25. Media release ‘considerable drop in deaths’ 65 deaths (03-05) vs 84 (20-02) Validation & ascertainment - not the same Australian report 03-05 ?? MMR 11.1 MMR 2006-08 NZ: 18.3 2009: 22.0 -H1N1 deaths: 15.7 UK 11.4 MMR 8.4 MMR ??? MMR 8.8

  26. Such a small number – does it matter? Maternal mortality is often used as a measure of a country’s overall health and development status. Aust – no robust system for monitoring and reporting A contributing factor ‘possibly present’ or ‘certainly present’ 48% Aust 2000-02; NZ 36% 2009) Maternal Mortality in NZ & Australia

  27. Surveillance Cycle The Maternal Mortality or Morbidity Surveillance Cycle 2011 Centre for Maternal and Child Enquiries (CMACE), BJOG 118 (Suppl. 1), 1–203; p.23

  28. Contributory factors – 36% 3 deaths potentially avoidable A/H1N1 influenza - 4 deaths AFE (induction) - 4 deaths Suicide - 3 deaths NZ – specific factors to note PMMRC. 2011. Fifth Annual Report of the Perinatal and Maternal Mortality Review Committee: Reporting mortality 2009. p. 68

  29. Contributing factors Organisation / management • Poor arrangements /access to seniors • Inadequate education /training • Lack of policies, protocols guidelines • Delays / Inadequate systems /sharing information Personnel • Failure of communication • Didn’t ask for help / recognise severity/ competence Environment • Distance accessing tertiary care Barriers to accessing or engaging with care • Substance use / Maternal mental illness PMMRC. 2011. Fifth Annual Report of the Perinatal and Maternal Mortality Review Committee: Reporting mortality 2009. p. 77

  30. H1N1, UK, 1.4.09 – 13.1.10 • Pregnant women • 4 x hospital admission; 7 x risk of ICU admission • 12 Maternal deaths • + 1 Ireland • All pregnant women advised: • flu vaccine if not already received A/H1N1/2009 (swine influenza) vaccine. • Antiviral medication as appropriate • Oseltamivir (Tamiflu) and zanamivir (Relenza) Modder,J., Review of Maternal Deaths in the United Kingdom related to A/H1N1 2009 Influenza, December 2010

  31. Co-morbidities common Problems Slow diagnosis, false –ve swabs, no management plan, communication, anti vaccination

  32. Teenage Pregnancy

  33. Maternal Anaemia, antepartum haemorrhage, gestational hypertension, pre-eclampsia Neonatal Small for gestational age (SGA), preterm birth, intrauterine growth restriction (IUGR), admission neonatal intensive care unit (NICU), stillbirth, neonatal death Teenage pregnancy = poorer outcomes

  34. Stress Domestic violence Poor nutrition Unstable housing Lack of social support Drug use Smoking Depression and/or anxiety Associated with…

  35. http://www.myd.govt.nz/policy-and-research/teenage-pregnancy.htmlhttp://www.myd.govt.nz/policy-and-research/teenage-pregnancy.html Teenage births 1965 – 2008 in NZ

  36. PMR 14.7 10.3 13.4 Per 1000 Adapted from: PMMRC. 2011. Fifth Annual Report of the Perinatal and Maternal Mortality Review Committee: Reporting mortality 2009. p. 68 Distribution of perinatal deaths by maternal age 2007-09

  37. 7.8% births & 10.6% perinatal deaths 50% of teenage mums who lost babies were Maori 45% highest deprivation quintile 50% were smokers Spontaneous pre-term birth, fetal growth restriction and perinatal infection more common causes in teenagers than 20-39 yrs. Young mums in NZ PMMRC. 2011. Fifth Annual Report of the Perinatal and Maternal Mortality Review Committee: Reporting mortality 2009. p. 68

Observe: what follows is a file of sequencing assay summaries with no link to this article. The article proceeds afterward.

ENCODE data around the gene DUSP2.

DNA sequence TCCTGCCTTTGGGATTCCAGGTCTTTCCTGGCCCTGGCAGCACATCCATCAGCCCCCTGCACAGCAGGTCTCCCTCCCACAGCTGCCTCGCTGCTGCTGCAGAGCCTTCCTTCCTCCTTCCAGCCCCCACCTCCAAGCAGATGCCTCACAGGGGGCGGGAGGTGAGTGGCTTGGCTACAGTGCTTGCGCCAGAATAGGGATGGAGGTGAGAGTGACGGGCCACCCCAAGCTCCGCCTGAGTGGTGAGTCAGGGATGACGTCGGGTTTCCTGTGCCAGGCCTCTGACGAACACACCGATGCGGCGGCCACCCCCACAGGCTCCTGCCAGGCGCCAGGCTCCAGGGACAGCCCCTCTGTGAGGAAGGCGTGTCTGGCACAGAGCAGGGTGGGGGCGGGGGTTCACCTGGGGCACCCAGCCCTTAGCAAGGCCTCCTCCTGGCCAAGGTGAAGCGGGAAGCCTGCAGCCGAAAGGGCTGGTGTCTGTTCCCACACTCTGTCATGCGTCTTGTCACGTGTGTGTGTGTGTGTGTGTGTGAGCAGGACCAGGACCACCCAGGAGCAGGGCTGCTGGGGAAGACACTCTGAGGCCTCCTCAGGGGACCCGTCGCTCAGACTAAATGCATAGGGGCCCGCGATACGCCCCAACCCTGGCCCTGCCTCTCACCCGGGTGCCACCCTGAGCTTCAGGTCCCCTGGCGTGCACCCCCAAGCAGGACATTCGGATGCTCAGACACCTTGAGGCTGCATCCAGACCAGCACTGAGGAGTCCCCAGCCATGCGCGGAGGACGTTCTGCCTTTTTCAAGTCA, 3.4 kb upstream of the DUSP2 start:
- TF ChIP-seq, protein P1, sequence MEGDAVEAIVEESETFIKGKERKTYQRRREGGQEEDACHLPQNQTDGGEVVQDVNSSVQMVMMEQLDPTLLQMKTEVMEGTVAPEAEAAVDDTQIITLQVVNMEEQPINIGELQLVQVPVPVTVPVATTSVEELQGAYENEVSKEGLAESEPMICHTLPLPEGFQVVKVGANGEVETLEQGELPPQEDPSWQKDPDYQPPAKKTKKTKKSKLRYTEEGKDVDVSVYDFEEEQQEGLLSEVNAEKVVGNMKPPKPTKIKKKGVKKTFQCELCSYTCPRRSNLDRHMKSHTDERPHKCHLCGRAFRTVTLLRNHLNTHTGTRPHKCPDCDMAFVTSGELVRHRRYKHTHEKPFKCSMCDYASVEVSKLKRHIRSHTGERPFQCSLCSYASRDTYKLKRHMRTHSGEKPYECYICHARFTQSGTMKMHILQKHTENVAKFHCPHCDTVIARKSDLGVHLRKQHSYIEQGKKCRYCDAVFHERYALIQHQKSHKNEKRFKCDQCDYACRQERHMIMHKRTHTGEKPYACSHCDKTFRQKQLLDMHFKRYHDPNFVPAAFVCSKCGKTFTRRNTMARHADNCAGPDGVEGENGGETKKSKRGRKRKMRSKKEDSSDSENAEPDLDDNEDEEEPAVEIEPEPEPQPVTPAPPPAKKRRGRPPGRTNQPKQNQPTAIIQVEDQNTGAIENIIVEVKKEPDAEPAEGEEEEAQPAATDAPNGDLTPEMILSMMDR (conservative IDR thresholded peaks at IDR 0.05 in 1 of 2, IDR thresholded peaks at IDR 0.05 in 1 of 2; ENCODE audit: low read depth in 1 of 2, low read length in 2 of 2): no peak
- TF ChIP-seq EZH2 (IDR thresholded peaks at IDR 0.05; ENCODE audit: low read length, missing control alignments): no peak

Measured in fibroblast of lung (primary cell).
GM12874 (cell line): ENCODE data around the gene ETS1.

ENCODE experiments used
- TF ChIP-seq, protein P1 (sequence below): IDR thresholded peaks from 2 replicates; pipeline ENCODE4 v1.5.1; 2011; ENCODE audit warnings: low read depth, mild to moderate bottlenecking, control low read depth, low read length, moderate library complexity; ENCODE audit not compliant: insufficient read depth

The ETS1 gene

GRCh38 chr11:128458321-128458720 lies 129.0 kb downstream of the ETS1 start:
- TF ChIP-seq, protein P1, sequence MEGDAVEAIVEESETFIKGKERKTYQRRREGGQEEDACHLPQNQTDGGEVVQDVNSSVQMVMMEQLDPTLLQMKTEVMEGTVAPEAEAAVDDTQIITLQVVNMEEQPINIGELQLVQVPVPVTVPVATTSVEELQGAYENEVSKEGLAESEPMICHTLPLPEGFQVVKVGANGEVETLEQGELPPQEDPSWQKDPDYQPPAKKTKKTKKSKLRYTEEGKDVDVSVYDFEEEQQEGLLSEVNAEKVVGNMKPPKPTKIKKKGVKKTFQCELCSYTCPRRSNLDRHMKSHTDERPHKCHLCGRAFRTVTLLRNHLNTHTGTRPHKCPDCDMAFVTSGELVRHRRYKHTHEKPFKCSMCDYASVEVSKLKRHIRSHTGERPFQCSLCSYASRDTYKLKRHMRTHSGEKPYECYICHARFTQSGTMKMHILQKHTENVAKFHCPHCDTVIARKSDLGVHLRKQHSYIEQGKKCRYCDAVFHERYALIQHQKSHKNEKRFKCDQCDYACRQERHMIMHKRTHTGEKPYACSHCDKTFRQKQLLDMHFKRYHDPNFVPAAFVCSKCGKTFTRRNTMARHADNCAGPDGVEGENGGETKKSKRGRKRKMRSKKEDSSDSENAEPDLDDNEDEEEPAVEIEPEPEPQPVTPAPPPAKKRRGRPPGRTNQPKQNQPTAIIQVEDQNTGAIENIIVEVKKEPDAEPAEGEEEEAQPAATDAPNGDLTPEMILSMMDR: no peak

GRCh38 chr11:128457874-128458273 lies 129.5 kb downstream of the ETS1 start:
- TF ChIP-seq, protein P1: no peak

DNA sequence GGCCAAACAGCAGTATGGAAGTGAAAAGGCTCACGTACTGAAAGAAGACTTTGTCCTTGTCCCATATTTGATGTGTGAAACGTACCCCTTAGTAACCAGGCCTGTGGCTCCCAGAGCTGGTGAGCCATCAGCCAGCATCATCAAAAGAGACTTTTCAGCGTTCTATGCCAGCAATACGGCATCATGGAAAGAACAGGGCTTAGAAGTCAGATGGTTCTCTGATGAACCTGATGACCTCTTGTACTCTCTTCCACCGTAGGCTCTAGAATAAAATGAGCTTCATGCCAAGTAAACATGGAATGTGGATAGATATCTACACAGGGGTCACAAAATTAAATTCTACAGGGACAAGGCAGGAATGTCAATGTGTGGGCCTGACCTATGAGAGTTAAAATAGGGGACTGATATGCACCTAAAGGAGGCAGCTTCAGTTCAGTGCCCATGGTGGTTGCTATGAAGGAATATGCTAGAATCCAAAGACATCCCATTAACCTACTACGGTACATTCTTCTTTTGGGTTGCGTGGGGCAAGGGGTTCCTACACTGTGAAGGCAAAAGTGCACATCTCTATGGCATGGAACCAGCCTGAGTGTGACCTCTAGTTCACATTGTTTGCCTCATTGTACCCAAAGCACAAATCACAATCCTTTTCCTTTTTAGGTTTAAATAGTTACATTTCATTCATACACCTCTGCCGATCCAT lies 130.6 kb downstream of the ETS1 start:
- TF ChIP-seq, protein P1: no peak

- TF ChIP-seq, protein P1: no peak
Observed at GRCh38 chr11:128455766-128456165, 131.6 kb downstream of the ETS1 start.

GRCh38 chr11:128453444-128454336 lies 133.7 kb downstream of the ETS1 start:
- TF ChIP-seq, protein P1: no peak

38. Adapted from: PMMRC. 2011. Fifth Annual Report of the Perinatal and Maternal Mortality Review Committee: Reporting mortality 2009. p. 67

  39. 75% of women now access a midwife as a lead maternity carer (LMC) ‘Teen Pregnancy’ services Continuity antenatal and postnatal only Peer support and education programs Few LMCs who specialise in caring for teenage pregnant women Problems with access to midwifery care “Midwives turn away pregnant teens” Maternity Care in NZ

  40. Lower antenatal visit attendance Higher number of unscheduled reviews Lower ‘compliance’ with health advice Standard Care • May not be culturally safe, accessible or appropriate • Later gestation at booking

  41. Insufficient evidence of adequate quality to recommend routine implementation of any of the programs as a means of reducing infant mortality in disadvantaged/vulnerable women. Several interventions merit further more rigorous evaluation.

  42. Non-standard maternity care: • some benefit and no known detriment • Strong evidence Group ANC: • increase ANC / BF & decrease preterm birth • Young Women’s Clinic model may: • increase ANC & decrease preterm birth • Dearth of evidence MGP

  43. A Known midwife • No comparative studies of caseload midwifery for teenagers • Paucity of research on young women’s experiences of having a known midwife • Audit of 375 teenage women in UK: • 5% preterm birth • 8% low birth weight • 84% spontaneous birth Pilot RCT

  44. Group antenatal care Peer support Enhanced payment to providers who provide ‘enhanced’ care Ability to reduce caseload Home visiting Schools More research is needed Interventions that may help:

  45. Family Care International Maternal Mortality Fact Sheet Safe Motherhood Resource Guide Maternal Deaths in Australia 1997-99, 2000-02, 2003-05 Why Mothers Die, UK, 2000-02 NZ Perinatal Mortality Reports The State of the World‘s Midwifery Report 2011(sidebar photos and other facts) Thanks to Jyai Allen who assisted with this presentation References

  46. Every mother counts ANDevery baby counts!Thank you !!